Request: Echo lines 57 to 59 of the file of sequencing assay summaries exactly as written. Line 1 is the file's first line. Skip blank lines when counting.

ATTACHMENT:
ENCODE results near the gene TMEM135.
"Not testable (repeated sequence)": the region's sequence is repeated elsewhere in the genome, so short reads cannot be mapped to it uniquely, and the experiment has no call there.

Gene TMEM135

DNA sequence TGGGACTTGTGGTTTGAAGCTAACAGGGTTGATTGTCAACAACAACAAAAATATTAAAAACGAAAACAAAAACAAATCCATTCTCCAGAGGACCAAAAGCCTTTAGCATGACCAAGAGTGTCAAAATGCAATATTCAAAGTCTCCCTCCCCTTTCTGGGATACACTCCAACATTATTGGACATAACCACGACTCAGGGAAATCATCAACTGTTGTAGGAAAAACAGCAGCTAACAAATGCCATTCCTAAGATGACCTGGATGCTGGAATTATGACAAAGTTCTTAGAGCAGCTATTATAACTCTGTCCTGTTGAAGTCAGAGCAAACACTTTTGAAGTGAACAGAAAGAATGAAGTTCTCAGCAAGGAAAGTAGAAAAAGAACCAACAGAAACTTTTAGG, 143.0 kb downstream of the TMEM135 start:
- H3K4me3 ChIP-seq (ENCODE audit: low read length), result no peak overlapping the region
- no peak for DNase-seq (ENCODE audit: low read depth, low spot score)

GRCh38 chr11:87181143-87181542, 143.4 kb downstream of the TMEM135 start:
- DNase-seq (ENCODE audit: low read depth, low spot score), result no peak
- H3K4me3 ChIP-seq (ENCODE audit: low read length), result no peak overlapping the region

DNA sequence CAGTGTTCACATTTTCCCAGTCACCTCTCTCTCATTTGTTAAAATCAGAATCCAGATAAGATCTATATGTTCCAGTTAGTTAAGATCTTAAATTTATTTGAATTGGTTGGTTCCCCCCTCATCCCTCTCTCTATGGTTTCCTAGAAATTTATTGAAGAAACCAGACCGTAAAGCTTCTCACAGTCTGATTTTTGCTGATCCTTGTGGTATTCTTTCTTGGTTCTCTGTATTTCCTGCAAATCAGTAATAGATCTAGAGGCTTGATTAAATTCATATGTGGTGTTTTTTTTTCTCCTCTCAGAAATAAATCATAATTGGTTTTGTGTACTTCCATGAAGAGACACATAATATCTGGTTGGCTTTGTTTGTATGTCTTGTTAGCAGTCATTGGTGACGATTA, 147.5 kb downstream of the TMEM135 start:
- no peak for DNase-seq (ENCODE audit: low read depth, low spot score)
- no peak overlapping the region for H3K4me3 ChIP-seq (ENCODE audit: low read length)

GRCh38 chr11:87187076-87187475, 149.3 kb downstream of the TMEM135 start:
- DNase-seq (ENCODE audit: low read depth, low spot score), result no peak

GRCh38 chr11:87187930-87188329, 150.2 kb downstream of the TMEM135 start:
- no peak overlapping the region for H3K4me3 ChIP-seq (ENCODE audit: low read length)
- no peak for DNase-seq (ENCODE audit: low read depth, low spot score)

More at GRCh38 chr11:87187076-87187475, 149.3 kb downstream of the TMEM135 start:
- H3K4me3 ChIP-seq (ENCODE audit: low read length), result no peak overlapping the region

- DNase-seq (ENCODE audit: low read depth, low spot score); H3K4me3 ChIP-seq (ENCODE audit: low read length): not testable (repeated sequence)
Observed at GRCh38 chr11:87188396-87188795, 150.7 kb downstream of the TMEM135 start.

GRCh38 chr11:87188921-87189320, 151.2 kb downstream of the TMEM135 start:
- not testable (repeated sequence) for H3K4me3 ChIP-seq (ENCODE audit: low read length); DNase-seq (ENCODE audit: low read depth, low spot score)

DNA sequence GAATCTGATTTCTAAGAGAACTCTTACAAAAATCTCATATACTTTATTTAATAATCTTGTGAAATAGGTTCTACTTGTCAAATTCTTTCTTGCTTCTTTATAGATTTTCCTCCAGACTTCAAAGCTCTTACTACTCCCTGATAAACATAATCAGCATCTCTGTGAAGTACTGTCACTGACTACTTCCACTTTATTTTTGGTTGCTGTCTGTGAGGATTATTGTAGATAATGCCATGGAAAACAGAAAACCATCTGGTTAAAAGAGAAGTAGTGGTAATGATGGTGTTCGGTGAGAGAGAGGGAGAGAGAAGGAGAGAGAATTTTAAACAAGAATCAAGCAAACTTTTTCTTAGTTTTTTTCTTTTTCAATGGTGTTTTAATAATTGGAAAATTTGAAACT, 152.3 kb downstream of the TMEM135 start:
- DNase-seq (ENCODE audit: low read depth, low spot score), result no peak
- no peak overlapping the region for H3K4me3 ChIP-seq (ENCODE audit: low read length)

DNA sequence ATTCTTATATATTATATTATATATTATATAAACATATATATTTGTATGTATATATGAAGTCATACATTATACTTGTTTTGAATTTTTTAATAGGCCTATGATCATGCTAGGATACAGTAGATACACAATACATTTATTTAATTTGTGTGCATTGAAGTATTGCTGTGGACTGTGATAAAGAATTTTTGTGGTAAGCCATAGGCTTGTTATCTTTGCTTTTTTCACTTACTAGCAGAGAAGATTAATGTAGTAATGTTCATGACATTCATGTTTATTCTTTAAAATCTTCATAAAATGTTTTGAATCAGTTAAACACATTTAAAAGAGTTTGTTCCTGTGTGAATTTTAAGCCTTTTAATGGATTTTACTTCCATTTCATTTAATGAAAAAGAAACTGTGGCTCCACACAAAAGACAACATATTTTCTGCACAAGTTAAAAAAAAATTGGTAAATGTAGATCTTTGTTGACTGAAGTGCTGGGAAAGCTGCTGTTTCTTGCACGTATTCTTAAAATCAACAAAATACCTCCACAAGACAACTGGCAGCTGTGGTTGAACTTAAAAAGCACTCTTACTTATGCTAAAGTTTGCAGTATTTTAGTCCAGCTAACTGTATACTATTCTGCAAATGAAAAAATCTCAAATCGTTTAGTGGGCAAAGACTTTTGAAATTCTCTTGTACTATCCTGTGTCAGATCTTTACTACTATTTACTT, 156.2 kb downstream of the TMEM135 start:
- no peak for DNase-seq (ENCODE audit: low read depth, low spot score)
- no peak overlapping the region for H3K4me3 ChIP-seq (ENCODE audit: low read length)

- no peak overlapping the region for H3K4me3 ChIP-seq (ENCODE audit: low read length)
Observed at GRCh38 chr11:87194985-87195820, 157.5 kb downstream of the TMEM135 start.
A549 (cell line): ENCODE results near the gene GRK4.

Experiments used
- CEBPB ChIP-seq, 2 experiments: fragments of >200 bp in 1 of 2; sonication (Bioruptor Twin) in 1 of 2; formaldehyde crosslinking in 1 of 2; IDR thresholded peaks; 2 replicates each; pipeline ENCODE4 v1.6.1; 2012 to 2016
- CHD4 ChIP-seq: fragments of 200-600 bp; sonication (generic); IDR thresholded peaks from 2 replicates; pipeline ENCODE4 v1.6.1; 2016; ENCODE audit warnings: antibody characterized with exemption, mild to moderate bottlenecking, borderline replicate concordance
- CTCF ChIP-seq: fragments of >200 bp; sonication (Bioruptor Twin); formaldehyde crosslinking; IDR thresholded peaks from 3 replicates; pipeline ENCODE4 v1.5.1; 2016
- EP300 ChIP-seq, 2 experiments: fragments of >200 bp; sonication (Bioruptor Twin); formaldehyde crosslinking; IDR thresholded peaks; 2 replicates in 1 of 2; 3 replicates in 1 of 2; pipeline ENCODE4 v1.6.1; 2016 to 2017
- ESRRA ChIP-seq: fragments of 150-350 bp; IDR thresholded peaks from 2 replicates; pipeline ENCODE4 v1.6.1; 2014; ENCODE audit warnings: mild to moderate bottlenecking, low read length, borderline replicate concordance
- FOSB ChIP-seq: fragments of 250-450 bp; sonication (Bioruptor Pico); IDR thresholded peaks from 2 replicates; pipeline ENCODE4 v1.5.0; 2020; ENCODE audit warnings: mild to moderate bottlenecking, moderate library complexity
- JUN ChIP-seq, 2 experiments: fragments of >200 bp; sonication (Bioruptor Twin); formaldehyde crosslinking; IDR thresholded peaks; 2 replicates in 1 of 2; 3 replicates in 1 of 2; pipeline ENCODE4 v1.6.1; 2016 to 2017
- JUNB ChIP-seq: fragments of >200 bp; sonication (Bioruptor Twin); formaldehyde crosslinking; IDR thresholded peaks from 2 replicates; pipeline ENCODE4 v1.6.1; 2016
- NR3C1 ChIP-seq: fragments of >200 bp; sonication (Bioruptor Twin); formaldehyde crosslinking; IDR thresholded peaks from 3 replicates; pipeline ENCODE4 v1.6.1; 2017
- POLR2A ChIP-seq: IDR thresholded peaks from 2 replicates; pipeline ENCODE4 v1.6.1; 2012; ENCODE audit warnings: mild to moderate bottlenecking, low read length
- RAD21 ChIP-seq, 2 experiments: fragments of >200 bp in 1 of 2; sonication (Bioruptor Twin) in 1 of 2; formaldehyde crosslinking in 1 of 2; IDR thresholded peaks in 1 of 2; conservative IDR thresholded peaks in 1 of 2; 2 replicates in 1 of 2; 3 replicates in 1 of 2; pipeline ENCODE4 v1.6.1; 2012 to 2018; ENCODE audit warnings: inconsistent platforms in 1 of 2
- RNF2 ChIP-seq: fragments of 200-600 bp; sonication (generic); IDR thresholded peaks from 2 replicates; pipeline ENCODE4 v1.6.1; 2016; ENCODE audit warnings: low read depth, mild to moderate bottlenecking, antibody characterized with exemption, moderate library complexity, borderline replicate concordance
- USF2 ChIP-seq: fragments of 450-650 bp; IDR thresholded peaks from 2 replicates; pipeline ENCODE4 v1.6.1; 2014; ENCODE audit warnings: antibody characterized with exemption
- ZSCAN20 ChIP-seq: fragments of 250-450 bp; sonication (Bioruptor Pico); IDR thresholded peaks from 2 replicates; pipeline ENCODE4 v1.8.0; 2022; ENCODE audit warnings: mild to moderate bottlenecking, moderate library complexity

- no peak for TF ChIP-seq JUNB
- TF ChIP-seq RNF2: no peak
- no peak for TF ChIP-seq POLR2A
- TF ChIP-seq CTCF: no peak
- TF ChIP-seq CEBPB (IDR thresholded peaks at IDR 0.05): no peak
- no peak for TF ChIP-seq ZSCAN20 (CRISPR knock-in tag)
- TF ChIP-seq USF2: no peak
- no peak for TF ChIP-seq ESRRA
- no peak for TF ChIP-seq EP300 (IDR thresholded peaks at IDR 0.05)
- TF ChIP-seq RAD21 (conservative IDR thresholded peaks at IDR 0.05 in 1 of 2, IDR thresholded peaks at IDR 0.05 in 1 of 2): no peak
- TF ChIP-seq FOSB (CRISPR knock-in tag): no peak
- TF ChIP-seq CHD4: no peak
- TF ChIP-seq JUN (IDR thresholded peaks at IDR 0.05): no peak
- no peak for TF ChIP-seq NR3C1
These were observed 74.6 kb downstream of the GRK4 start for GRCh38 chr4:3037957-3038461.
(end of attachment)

- TF ChIP-seq RAD21 (conservative IDR thresholded peaks at IDR 0.05 in 1 of 2, IDR thresholded peaks at IDR 0.05 in 1 of 2): no peak
- TF ChIP-seq FOSB (CRISPR knock-in tag): no peak
- TF ChIP-seq CHD4: no peak